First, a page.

Economic Development: Addressing the Parallel Universe Dilemma


The new mayor should move policies aimed at reducing poverty and connecting a new generation of New Yorkers to the middle class to the center of the agenda. There are many things to learn from the current administration, and many of its economic development initiatives should and will continue. Yet the next mayor needs to look for a new play book on reconciling growth and equity by explicitly setting more evenly spread job growth, more evenly spread income growth and greater economic mobility for low wage-earners as goals.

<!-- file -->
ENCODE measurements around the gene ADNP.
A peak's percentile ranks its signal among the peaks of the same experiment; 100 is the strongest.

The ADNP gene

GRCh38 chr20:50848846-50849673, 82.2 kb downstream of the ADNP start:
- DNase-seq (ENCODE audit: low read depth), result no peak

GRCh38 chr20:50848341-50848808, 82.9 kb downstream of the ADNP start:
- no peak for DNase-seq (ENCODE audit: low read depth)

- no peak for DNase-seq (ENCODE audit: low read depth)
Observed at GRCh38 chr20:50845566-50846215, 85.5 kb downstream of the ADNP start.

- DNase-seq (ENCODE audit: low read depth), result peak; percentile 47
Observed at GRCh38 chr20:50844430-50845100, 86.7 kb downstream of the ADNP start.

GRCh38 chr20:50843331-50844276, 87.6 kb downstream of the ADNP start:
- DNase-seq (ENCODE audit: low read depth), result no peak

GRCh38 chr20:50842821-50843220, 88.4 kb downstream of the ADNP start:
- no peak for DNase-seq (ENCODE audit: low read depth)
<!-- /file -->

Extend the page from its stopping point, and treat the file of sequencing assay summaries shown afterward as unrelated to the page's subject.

Several other cities – including Los Angeles – have pursued pro-growth strategies that also focus on economic mobility. These models show how embedding policies that put community partnerships into the DNA of city government and promote basic workforce linkage policies in conjunction with economic development projects can achieve both equity and growth. This paper reviews the recent history of economic development policy and suggests three “growth with equity” strategies for New York City: replace discretionary and as-of-right subsidies to firms with investment in public infrastructure and the adoption of labor demand strategies; use available public levers to increase training, earning, and economic mobility opportunities for unemployed and low-wage workers; strengthen the City's core blue-collar employment base by bringing a deliberate equity vision to the management of the city’s physical assets, especially industrial land.